Employees with Disabilities Get the Job Done

During National Disability Employment Awareness Month (NDEAM), it's important to remember the value that employees with disabilities bring to the workplace, in addition to our communities, our country and our economy.

People with disabilities not only represent the largest and most diverse minority in the United States, but they are also a significant untapped source of qualified candidates.

However, employment numbers paint a pretty dismal picture. According to Disability Employment Statistics from the U.S. Department of Labor's Office of Disability Employment Policy (ODEP), nearly 20 percent of Americans with disabilities are participating in the labor force, as compared to nearly 69 percent of people without disabilities. Furthermore, the unemployment rate for people with disabilities is 8.7 percent; of people without disabilities, 4.6 percent are unemployed.

Many employers mistakenly think that hiring workers with disabilities will lead to higher costs to provide reasonable accommodations, when actually the opposite is true. Studies have consistently shown that employees with disabilities are talented, efficient, creative and loyal, with less absenteeism or turnover than their peers.

In my opinion, the top three biggest misconceptions about hiring employees with disabilities, in reverse order, are: 3) cost of accommodations, 2) fear of litigation and 1) ignorance!

According to the Job Accommodation Network (JAN), the majority of accommodations cost nothing, while many have a one-time cost of less than $500. For more information, read the JAN Study: Workplace Accommodations: Low Cost, High Impact.

We need to do a better job learning about which supports employees with disabilities need to perform their job responsibilities efficiently and easily. And we need to stop assuming we already know. One suggestion would be to create an internal work group of employees with and without disabilities. It can be a valuable learning experience for all. Then take the ideas generated by the group and make it part of your company's policies. That's what inclusion is all about.

The advent of universal design is changing the world we live in by making buildings, products and environments that are accessible to all - people with disabilities and those without disabilities. In addition, the rise of technology enables people to do their jobs anytime and from anywhere, creating multiple opportunities for a flexible workplace that works for everyone.

The NDEAM theme for this year is #InclusionWorks, and as we celebrate NDEAM and disability employment, I urge people to also think about the financial inclusion of people with disabilities.

Twenty-six years after the Americans with Disabilities Act (ADA) was signed into law, there remain persistent barriers to economic self-sufficiency for people with disabilities. Equal opportunity must include options to build the knowledge and skills necessary to make informed financial decisions; access to financial education and coaching; affordable and accessible financial services and products; inclusion in career pathways; and the ability to save and build assets.
People with disabilities want to work, save and make informed financial decisions to become financially stable.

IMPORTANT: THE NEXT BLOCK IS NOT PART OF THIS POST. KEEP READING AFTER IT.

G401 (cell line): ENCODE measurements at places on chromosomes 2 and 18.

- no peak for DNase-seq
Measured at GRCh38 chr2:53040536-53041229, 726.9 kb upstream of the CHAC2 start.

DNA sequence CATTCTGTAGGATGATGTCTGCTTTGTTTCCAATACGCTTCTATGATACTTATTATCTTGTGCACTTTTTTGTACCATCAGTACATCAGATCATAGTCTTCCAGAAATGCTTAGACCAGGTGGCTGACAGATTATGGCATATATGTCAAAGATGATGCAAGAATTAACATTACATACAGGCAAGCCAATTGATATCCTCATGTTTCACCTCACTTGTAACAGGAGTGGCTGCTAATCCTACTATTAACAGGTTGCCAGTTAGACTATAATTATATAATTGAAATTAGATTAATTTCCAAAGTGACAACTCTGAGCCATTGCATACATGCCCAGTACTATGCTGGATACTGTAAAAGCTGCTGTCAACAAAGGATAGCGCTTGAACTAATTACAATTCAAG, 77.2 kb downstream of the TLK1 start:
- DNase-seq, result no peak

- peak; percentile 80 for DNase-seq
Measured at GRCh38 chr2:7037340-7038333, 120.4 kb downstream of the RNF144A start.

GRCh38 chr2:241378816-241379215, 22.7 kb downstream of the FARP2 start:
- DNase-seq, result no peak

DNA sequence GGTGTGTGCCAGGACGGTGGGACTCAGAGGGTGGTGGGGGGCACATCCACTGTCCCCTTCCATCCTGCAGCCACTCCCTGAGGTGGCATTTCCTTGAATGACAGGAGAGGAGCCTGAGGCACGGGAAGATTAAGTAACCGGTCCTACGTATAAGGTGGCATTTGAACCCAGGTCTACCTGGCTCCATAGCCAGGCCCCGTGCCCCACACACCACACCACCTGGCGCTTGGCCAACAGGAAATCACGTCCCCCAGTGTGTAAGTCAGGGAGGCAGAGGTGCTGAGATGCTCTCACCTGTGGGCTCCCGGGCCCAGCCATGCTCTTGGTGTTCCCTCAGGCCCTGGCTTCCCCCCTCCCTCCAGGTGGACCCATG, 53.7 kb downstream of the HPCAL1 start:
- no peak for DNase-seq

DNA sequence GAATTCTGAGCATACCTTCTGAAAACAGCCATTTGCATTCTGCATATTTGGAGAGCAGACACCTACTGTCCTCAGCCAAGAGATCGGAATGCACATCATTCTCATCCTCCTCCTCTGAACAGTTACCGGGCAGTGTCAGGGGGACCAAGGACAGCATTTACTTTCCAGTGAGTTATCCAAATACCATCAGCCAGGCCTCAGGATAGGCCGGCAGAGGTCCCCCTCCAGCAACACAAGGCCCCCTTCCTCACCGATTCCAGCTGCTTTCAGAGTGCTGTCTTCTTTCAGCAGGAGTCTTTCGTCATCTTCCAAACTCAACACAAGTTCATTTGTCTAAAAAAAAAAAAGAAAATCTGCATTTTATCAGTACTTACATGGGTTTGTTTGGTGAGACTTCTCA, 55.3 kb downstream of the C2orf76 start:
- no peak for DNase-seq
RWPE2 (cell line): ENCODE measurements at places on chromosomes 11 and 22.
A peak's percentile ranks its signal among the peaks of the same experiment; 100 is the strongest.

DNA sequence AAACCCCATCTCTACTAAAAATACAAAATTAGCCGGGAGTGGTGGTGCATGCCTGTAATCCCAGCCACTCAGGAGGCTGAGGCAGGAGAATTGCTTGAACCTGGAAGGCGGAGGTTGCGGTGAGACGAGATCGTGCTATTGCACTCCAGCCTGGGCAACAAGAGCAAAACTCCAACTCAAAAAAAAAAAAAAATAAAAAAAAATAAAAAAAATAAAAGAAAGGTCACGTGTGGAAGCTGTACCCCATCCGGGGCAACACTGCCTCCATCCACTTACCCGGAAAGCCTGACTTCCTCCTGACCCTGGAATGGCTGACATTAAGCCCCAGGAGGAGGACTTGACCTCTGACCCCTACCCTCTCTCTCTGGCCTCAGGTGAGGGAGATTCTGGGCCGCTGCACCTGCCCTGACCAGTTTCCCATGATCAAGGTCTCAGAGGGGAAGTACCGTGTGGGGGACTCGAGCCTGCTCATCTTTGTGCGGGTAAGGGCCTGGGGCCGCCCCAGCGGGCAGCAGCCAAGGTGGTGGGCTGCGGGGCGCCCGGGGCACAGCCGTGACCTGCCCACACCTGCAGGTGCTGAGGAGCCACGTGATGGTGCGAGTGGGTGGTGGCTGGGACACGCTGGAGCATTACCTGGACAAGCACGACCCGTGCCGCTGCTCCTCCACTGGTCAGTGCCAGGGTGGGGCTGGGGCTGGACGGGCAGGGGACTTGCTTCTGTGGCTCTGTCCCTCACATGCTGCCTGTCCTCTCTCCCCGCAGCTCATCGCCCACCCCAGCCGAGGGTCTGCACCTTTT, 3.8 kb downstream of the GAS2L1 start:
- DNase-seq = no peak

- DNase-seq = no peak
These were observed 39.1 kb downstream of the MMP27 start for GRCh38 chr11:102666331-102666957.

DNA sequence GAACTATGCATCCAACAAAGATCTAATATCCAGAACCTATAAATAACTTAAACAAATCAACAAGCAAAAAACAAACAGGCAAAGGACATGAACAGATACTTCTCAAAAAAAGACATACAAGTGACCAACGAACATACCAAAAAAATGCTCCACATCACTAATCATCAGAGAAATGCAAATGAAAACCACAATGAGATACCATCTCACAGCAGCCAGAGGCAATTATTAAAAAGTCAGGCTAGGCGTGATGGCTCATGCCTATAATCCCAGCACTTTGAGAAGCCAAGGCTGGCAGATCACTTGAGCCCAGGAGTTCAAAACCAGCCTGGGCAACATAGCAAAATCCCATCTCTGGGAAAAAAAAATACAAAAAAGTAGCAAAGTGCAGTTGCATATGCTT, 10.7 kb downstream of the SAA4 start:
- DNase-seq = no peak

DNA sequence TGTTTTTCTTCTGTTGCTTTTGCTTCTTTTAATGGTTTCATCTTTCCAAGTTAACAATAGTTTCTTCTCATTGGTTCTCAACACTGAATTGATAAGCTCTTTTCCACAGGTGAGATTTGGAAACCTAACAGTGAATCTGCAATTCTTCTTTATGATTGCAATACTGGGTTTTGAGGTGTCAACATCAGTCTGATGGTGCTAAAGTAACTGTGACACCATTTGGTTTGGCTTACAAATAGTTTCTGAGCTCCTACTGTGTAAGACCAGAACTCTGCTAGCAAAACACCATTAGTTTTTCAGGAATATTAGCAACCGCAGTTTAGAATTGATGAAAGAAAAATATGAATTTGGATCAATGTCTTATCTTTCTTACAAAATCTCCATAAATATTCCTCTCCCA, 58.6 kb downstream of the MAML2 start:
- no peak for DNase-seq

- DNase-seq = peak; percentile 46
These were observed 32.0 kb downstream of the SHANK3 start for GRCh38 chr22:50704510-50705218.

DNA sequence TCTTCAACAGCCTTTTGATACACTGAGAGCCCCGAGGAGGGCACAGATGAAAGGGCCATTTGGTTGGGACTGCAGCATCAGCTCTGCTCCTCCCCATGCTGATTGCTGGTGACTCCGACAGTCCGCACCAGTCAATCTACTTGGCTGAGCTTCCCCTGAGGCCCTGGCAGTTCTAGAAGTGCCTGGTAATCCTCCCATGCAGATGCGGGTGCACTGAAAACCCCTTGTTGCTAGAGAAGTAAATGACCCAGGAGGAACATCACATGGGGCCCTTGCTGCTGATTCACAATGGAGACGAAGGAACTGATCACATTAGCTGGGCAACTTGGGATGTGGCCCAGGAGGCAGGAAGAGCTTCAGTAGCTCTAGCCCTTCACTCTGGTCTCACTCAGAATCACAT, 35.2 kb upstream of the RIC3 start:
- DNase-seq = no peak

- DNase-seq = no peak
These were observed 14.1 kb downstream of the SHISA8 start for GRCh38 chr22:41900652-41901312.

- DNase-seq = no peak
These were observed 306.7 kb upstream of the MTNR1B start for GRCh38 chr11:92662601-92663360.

Employment is the start of a better economic future for people with disabilities. With the very first paycheck, a person with a disability can begin to create a budget, set financial goals, build assets and save.

As a result of the Achieving a Better Life Experience (ABLE) Act, qualified individuals with disabilities can now save funds in a tax-advantaged savings account (an ABLE account) to cover the cost of disability-related expenses. June 2016 marked the launch of the country's first ABLE programs in Ohio, Tennessee, Nebraska, and Florida.

ABLE account funds could help individuals with disabilities achieve employment outcomes. Qualified disability-related expenses include those related to the beneficiary's disability and that help the beneficiary increase or maintain his or her health, independence, and/or quality of life. Additionally, funds in an ABLE account are to be used to supplement, not supplant, publicly-funded supports.

A qualified disability-related expense could include expenses which assist the beneficiary with obtaining and/or maintaining competitive integrated employment. The following are just some examples of employment-related expenses that could likely be paid for with funds contributed to an ABLE account:
  • Job coaching;
  • Costs associated with certificates, accreditations, and/or job related trainings;
  • Interview prep and resume development;
  • Transportation to and from the beneficiary's place of employment; and
  • Financial education and coaching.

For more information related to the ABLE Act and ABLE programs in general, please visit the ABLE National Resource Center at www.ablenrc.org.

Inclusion means equal participation in all aspects of life - social, cultural, educational, professional and financial. Let's do our best to promote opportunities for people with disabilities to create inclusive communities where people with disabilities are contributors and investors in a better economic future.

Since its inception in 2005, National Disability Institute (NDI) remains the first and only national nonprofit organization dedicated exclusively to designing pathways to economic stability and mobility for persons with disabilities. Through public policy research and development and customized training and technical assistance, NDI has become a recognized leader nationwide demonstrating that individuals across the spectrum of disabilities can work, save for the future and advance their financial capability and economic stability.